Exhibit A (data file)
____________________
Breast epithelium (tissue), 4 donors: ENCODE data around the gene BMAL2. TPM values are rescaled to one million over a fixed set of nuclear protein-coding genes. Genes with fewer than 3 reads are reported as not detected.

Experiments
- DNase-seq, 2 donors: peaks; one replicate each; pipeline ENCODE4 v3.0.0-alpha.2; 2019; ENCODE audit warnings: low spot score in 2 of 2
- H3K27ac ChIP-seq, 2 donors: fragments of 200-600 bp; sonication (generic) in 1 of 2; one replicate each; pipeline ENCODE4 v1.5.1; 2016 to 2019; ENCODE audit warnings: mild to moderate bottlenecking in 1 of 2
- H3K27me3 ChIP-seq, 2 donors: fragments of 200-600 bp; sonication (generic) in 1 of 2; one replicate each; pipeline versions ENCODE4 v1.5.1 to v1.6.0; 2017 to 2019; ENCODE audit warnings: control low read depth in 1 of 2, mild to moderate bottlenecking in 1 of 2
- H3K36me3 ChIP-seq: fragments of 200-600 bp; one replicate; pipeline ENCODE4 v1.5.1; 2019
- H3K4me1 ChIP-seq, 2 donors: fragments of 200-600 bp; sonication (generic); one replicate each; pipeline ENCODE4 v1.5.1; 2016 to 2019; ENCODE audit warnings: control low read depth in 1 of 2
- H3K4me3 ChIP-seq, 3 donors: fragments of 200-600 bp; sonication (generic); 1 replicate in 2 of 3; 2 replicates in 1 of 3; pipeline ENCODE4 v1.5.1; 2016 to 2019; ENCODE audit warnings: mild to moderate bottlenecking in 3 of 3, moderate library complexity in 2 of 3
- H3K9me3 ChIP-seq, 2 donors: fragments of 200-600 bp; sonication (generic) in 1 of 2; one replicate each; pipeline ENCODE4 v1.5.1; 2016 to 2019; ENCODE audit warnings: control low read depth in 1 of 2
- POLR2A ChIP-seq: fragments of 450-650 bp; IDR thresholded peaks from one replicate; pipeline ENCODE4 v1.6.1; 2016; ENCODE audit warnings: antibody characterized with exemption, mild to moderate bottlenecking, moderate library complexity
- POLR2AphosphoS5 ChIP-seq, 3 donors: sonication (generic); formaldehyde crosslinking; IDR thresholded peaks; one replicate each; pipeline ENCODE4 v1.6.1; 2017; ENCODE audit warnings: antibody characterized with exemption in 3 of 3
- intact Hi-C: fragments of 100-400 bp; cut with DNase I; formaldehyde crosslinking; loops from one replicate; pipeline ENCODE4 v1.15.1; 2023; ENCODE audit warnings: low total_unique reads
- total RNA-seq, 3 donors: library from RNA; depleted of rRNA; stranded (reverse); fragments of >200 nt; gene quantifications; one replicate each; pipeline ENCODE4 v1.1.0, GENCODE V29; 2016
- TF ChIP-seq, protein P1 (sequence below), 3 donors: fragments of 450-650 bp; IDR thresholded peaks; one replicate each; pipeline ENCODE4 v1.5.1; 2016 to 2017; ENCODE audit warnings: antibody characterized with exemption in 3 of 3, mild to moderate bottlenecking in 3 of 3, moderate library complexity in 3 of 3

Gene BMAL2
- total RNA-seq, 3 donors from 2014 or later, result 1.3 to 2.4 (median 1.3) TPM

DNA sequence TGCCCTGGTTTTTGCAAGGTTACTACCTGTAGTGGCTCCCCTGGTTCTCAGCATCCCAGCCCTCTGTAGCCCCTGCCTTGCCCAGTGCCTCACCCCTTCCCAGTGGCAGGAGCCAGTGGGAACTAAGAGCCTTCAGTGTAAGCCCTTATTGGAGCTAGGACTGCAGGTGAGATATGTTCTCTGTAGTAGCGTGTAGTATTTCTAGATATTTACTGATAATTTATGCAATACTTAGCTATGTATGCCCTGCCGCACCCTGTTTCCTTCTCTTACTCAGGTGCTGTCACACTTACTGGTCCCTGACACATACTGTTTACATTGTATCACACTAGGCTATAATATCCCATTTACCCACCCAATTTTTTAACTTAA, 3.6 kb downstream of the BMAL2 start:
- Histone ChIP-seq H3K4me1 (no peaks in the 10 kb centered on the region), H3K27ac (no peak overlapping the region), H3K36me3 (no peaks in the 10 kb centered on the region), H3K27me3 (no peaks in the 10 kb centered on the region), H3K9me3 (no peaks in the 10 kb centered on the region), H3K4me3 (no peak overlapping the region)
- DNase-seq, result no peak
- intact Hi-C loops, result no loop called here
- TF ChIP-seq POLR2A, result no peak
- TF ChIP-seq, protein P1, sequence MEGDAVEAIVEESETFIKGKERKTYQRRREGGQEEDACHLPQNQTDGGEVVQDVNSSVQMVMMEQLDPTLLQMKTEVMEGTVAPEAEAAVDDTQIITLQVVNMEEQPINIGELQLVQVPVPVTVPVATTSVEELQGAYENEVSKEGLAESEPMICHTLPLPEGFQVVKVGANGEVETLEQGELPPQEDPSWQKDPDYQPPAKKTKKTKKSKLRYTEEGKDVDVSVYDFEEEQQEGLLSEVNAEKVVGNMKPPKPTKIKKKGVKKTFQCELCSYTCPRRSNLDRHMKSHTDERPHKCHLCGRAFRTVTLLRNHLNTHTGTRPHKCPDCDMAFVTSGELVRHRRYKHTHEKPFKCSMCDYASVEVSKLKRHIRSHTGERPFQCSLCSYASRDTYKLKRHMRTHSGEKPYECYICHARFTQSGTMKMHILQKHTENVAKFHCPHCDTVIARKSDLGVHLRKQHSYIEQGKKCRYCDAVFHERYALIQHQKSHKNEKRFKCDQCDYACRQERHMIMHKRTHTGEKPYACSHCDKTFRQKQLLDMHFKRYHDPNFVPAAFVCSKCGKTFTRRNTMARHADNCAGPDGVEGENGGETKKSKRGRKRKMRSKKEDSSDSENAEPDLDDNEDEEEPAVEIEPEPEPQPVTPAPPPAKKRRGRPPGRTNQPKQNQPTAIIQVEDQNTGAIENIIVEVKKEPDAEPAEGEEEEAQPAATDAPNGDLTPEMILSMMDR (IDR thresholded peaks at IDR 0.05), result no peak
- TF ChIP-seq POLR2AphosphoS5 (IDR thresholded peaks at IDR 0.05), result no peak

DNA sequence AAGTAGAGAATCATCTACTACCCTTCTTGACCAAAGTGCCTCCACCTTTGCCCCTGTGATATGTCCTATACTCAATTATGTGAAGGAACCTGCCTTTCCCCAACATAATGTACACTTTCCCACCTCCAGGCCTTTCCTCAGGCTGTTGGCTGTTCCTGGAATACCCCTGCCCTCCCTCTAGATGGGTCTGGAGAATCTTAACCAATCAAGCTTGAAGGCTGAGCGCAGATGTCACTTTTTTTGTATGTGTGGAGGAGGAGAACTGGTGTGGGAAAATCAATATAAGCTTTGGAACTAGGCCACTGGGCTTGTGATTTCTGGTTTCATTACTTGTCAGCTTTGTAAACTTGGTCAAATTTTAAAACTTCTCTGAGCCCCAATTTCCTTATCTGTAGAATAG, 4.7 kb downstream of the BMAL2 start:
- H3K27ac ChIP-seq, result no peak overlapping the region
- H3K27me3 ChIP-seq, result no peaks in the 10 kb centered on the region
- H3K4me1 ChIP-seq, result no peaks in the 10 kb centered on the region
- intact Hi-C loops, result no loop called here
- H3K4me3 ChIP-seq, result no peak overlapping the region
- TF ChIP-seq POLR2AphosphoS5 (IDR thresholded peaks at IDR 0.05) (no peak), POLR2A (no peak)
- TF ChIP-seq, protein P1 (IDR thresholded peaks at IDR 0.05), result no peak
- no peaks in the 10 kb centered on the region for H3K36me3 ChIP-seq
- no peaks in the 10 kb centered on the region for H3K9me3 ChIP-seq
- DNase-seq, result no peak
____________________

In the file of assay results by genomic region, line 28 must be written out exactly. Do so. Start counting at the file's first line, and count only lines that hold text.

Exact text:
- intact Hi-C loops, result no loop called here